Your second property is simply inconsistent with the nature
of a pairing function, since we want $p(n,m)=p(n',m')\iff
n=n'$ and $m=m'$. That is, a pairing function must be
one-to-one on pairs, but multiplication is not, since
$2\cdot 6=3\cdot 4$.

The first property, however, is easy to arrange as follows
(and there will be continuum many different such
functions). Let me work only with positive integers.
First, list all the possible product values in order.
For each such product $r$, observe that there are only
finitely many pairs with $nm=r$; list these pairs in any
desired order. Now, concatenate these lists of pairs, and
let $p(n,m)$ be the place of the pair $\langle n,m\rangle$
in your master list. This is a pairing function, since it
is injective on pairs, and it is monotone with respect to
products, since larger products appear later on the master
list.

Finally, note that it is not possible to achieve the property if you allow $0$, since in this case there are infinitely many pairs with product $0=n\cdot 0$, and they cannot all have pairing value before the the other pairs.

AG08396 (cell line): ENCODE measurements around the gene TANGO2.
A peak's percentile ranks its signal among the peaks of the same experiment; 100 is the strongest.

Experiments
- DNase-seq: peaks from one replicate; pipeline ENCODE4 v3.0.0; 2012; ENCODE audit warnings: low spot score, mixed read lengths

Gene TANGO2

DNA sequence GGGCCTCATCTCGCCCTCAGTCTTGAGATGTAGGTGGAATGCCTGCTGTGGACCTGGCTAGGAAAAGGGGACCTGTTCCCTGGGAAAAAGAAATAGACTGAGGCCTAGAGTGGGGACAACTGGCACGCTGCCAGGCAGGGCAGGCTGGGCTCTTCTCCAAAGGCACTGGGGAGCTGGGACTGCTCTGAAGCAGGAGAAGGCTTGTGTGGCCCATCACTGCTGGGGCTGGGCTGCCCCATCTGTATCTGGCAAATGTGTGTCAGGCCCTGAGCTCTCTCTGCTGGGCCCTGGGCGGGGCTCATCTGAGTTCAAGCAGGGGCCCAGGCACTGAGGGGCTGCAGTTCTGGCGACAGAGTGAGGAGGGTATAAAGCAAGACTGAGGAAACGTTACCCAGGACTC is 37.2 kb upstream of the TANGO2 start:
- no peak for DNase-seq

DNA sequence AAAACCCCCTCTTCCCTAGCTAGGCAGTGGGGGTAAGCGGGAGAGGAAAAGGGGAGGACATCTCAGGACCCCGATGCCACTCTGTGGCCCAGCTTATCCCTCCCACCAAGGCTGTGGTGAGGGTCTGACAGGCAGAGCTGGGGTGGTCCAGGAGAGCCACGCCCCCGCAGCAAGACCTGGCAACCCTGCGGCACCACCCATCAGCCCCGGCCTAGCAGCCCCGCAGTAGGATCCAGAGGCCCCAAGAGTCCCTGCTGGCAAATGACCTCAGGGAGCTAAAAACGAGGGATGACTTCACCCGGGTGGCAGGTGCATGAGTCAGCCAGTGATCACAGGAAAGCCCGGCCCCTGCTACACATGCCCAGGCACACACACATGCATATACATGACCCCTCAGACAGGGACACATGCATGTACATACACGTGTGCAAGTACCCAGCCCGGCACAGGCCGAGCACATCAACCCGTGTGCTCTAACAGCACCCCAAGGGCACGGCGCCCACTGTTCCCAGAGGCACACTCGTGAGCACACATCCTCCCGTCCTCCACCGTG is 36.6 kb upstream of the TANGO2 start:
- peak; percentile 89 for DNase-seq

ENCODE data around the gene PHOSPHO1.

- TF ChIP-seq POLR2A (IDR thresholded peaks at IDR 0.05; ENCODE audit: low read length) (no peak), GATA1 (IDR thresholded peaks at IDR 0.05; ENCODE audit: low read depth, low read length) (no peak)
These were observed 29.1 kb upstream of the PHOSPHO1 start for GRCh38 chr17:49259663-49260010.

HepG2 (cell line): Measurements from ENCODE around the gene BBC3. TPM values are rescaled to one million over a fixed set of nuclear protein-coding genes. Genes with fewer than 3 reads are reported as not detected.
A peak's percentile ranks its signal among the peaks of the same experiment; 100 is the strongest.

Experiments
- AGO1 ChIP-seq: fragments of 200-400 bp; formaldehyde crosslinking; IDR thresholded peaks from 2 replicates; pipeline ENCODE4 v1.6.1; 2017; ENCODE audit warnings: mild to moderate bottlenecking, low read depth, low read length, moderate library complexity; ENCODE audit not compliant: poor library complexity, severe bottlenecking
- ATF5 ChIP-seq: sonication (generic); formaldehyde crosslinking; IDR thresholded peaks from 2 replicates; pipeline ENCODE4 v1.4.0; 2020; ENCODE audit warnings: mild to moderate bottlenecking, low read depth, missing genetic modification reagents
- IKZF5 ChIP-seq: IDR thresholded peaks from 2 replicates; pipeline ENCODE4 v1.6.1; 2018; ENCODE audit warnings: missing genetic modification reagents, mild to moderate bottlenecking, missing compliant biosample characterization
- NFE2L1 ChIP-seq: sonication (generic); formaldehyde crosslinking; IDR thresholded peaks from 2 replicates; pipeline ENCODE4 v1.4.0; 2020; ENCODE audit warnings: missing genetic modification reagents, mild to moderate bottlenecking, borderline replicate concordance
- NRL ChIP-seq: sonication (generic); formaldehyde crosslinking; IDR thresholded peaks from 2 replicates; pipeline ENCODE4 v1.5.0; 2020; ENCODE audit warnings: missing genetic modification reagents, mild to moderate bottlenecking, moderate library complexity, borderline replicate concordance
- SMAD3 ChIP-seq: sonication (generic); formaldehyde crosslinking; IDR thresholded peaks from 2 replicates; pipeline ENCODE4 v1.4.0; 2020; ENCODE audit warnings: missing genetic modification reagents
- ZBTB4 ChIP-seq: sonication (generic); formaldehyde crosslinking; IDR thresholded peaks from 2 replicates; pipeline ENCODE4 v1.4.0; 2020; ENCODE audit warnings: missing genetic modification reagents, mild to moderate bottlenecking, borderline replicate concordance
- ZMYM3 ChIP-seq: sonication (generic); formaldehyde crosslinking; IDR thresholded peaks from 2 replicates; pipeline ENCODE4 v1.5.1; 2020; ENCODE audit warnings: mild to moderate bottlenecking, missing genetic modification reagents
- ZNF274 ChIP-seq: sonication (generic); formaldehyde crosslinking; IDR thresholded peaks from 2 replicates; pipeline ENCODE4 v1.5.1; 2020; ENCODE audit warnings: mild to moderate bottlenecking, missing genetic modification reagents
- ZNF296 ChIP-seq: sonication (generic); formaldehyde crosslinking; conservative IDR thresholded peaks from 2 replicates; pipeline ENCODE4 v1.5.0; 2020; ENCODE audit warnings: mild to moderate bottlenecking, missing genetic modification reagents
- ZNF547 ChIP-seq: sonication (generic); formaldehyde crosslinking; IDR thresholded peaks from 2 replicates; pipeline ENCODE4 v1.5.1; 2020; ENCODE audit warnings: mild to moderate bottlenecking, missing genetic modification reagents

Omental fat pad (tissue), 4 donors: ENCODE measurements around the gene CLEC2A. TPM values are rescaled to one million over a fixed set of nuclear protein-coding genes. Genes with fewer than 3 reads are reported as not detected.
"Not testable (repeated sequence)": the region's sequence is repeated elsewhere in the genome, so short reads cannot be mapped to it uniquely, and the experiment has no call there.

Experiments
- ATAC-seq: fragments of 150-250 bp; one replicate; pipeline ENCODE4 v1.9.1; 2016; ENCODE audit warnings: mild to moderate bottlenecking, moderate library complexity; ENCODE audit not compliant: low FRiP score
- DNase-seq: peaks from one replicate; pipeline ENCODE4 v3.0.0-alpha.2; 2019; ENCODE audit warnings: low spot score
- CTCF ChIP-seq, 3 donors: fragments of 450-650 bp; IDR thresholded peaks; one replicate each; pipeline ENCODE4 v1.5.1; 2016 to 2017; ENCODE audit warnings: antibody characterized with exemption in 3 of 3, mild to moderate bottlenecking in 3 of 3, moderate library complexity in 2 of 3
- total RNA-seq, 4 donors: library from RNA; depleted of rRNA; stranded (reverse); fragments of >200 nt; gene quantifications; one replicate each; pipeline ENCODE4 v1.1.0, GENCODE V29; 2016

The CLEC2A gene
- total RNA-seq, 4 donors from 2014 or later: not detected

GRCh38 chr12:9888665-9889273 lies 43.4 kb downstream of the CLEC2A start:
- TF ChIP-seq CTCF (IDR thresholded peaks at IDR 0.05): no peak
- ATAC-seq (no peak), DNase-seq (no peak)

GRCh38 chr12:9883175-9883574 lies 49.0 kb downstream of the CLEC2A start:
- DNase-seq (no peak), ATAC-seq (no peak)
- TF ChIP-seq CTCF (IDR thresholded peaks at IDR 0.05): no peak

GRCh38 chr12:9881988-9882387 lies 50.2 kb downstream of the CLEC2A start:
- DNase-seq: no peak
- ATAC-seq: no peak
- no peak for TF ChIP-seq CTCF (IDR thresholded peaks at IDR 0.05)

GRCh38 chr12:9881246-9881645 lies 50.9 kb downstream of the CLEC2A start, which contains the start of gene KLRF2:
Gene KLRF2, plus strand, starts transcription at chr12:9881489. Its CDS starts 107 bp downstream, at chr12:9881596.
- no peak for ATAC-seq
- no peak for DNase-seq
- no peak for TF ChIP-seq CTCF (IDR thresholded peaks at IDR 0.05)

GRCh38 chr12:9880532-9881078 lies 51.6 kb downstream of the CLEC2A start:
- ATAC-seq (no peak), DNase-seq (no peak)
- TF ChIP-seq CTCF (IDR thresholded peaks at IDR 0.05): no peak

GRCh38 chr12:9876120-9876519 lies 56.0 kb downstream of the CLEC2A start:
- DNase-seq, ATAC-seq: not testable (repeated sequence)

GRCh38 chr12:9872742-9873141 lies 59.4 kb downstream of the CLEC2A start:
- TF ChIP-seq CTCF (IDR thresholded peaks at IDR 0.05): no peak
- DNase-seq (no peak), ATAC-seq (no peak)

**Edit.** In your comments, you drop the one-to-one requirement, which makes this very far from what would ordinarily be called a pairing function. Nevertheless, the problem now admits the following rather silly solution in the positive integers: let $p(n,m)=nm$, which has both your stated properties. The "inverse" function is: let $F(r)=r$ and $G(r)=1$. That is, given the product $r$, we return the pair $\langle r,1\rangle$, which of course also has product $r\cdot 1=r$. In otherwords $p(F(r),G(r))=r$, which would seem to be the inverse requirements.